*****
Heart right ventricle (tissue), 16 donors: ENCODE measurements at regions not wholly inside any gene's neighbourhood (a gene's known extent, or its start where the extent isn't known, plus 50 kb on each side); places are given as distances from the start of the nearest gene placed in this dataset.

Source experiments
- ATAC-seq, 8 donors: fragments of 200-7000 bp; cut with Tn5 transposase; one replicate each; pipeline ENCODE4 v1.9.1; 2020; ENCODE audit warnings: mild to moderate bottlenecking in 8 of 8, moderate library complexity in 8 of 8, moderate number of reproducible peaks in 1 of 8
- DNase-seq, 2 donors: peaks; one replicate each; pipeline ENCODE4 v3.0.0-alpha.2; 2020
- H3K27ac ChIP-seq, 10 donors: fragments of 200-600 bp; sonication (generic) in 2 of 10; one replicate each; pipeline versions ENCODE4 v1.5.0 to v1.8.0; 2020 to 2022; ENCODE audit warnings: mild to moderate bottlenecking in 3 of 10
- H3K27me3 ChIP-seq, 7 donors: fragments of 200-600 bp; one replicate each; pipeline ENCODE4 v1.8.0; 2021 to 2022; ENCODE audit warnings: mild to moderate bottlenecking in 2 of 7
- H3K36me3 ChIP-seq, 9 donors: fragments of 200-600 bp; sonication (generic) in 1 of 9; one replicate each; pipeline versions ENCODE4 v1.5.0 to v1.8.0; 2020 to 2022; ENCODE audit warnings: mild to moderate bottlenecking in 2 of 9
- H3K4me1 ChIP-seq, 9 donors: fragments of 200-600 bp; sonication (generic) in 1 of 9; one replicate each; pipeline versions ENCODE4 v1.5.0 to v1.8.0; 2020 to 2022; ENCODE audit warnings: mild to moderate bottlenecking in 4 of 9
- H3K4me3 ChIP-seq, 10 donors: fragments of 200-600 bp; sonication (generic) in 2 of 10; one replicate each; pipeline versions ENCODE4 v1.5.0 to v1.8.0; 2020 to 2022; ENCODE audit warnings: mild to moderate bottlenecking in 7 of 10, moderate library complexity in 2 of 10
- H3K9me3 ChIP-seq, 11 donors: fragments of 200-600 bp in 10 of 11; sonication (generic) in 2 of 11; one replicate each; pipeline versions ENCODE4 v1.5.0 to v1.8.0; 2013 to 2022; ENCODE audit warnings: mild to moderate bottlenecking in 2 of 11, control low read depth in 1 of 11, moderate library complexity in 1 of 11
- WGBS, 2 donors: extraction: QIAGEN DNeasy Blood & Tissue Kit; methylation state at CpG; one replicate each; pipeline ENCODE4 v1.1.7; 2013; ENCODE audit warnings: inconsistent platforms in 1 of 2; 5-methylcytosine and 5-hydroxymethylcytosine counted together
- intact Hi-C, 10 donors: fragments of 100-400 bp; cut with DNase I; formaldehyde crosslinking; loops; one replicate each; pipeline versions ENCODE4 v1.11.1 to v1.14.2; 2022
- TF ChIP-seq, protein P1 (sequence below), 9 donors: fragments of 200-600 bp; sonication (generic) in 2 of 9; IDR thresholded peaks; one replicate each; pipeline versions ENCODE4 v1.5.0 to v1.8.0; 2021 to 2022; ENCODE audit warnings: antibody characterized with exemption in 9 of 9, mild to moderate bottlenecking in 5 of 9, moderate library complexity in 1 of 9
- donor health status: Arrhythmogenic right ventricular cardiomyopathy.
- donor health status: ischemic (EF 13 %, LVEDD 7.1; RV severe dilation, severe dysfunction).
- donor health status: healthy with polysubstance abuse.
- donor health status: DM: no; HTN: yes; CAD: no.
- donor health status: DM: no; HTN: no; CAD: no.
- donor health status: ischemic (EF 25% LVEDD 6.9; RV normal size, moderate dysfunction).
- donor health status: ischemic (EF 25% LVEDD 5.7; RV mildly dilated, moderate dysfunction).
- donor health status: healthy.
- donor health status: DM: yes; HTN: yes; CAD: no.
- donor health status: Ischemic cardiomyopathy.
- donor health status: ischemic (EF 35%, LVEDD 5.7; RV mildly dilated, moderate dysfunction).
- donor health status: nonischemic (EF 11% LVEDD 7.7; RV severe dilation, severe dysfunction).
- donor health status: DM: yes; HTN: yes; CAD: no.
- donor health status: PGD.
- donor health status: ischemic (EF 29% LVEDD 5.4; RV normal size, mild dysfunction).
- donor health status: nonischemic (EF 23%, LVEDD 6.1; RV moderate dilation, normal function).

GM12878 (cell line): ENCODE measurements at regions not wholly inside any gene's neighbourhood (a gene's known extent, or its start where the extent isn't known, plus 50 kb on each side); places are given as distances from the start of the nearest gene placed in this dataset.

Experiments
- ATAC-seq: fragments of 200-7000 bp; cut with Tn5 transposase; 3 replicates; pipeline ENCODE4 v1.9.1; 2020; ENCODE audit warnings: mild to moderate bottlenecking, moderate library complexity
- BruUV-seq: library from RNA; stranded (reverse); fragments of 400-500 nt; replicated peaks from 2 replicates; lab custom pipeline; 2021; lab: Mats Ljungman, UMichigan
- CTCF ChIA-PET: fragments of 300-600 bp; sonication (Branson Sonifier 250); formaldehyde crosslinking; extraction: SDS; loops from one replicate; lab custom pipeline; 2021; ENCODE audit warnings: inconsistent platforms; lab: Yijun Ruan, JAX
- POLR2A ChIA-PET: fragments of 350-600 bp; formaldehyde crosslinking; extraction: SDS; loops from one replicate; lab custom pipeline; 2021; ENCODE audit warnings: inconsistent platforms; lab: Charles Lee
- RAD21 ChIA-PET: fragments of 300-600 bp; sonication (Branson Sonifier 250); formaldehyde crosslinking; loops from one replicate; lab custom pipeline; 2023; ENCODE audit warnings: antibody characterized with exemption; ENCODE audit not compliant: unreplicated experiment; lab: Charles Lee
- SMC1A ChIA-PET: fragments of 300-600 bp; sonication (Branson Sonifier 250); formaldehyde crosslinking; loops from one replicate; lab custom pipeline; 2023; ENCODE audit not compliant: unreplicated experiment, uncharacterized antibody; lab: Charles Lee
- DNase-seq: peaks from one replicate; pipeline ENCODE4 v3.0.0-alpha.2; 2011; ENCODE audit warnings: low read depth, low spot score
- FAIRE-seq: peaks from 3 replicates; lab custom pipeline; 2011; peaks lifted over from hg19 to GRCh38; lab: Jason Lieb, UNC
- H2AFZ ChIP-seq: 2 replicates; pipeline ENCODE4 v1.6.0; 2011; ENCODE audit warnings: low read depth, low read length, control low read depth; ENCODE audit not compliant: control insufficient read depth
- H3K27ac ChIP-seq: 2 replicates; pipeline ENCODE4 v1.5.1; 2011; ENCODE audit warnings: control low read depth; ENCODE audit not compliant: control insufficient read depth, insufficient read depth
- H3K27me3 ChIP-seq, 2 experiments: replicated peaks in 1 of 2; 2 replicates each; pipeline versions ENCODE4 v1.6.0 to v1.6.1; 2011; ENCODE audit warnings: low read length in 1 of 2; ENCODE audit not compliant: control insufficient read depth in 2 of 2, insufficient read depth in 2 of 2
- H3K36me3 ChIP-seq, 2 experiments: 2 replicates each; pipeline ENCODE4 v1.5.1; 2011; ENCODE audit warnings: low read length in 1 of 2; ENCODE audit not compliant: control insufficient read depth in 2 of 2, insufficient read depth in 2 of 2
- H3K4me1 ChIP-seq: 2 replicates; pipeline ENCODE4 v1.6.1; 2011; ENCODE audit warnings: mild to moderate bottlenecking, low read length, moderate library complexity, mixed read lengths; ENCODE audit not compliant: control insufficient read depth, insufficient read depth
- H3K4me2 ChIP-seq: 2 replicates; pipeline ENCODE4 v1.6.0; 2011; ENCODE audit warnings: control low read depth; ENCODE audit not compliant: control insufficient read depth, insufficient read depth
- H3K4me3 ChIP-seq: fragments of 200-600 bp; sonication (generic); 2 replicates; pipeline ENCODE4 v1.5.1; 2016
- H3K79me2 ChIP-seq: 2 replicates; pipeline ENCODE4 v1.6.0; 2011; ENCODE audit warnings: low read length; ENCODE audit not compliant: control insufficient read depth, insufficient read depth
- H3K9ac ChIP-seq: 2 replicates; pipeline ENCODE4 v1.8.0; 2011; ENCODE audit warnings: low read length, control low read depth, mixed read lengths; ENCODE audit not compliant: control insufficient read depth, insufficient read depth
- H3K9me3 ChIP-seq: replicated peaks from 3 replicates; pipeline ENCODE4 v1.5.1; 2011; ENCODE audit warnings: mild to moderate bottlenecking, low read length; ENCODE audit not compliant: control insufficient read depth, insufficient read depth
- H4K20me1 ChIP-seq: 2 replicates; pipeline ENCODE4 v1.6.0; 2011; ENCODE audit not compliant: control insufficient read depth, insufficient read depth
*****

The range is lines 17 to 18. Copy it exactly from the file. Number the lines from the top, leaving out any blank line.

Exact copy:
- donor health status: DM: no; HTN: yes; CAD: no.
- donor health status: DM: no; HTN: no; CAD: no.